What Does a Geriatric Nurse Do?
Geriatric nurses are specially trained to work with elderly patients. They have experience meeting the health care needs of older adults, who are at greater risk of injuries and diseases such as osteoporosis, Alzheimer’s and cancer. Geriatric nurses focus on preventing and treating diseases and disabilities in the elderly, and educate older adults and their families on how to cope with certain medical conditions that develop later in life. They help rehabilitate patients after injuries, and perform routine screenings, such as mammograms. Many times you can find geriatric nurses working in nursing homes, home health care services and in hospice facilities caring for bedridden patients, those with impaired mental faculties, and those experiencing severe pain. They develop a plan of care for these patients, ensure patients receive their medications on schedule, assist patients in pain management, as well as turn and bathe patients to improve circulation and prevent bedsores. A good geriatric nurse always treats their elderly patients with dignity and respect.
How Can I Become a Geriatric Nurse?
The first step toward becoming a geriatric nurse is to complete an approved nursing education program. The most common way of doing this is to earn a degree in nursing. Most people earn either an Associate of Science in Nursing (ASN) or a Bachelor of Science in Nursing (BSN) from an accredited college or university. Less common is earning a nursing diploma, a program typically offered by hospitals. After completing the program, all future nurses go on to take an exam called the NCLEX (National Council Licensure Examination) so they can become licensed to practice nursing in their state. After gaining two years of experience as an RN, accumulating at least 2,000 hours of clinical practice in geriatric nursing, and completing at least 30 hours of continuing education in geriatric nursing, RNs can go on to earn a valuable credential called the Gerontological Nursing Certification offered through the American Nurses Credentialing Center.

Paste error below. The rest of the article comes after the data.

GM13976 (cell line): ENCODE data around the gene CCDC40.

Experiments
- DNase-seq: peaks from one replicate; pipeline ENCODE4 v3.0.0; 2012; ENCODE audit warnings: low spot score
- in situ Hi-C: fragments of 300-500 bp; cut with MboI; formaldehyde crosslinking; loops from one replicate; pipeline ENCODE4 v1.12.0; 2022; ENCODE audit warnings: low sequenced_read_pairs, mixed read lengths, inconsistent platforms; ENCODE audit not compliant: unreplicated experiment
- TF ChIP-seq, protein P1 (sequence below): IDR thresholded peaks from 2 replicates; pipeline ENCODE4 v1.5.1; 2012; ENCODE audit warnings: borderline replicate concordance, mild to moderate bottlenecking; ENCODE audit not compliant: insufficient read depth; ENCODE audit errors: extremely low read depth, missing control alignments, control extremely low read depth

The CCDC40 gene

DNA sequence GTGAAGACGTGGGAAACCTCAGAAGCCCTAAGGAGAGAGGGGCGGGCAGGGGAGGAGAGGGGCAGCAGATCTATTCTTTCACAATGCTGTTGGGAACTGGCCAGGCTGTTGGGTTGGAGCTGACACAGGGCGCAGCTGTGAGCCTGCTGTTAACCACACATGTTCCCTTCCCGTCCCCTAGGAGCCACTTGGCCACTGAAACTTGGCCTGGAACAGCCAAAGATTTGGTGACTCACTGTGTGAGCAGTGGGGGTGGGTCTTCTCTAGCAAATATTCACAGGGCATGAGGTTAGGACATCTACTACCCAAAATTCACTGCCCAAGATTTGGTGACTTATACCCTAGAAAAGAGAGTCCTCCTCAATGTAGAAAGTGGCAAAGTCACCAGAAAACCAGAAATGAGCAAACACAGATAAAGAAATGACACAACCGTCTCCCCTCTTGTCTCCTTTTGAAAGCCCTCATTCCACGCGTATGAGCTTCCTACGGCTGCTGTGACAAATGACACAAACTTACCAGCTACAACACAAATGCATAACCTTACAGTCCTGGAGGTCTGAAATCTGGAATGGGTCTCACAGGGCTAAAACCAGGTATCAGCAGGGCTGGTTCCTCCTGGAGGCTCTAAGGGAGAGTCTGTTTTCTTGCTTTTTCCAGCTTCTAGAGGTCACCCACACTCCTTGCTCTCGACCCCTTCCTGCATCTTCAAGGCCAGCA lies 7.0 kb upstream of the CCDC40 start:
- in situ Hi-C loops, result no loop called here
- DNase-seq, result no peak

What Is the Career and Salary Outlook for a Geriatric Nurse?
The career outlook for geriatric nurses is exceedingly good. Not only do U.S. Census Bureau predictions anticipate a huge increase in the elderly population due to the first wave of the baby boomers hitting retirement age, but the elderly are more likely than younger people to need nursing care, which creates a greater demand for nurses with the skills to treat older age groups. The average annual salary for all nurses, geriatric or otherwise, was $62,450 in May 2008, according to the U.S. Bureau of Labor Statistics. The salary for geriatric nurses in particular is more difficult to pin down. According to Salary.com, the average annual salary for a geriatric staff nurse was $57,648, according to November 2009 data. It helps to consider the locations a geriatric nurse is most likely to work when considering what salary you will bring in as a geriatric nurse. Registered nurses working in nursing homes earned $57,060 on average and those working in home health care services earned $58,740 on average, according to the Bureau.